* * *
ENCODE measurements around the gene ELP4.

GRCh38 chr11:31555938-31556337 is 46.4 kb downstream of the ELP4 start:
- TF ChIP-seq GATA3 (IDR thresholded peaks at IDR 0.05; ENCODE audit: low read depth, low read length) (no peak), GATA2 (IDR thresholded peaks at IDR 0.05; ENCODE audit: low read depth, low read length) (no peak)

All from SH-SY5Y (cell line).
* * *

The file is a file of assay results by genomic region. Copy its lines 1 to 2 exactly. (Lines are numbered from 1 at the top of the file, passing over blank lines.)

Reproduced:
ENCODE measurements around the gene ELP4.

GRCh38 chr11:31555938-31556337 is 46.4 kb downstream of the ELP4 start: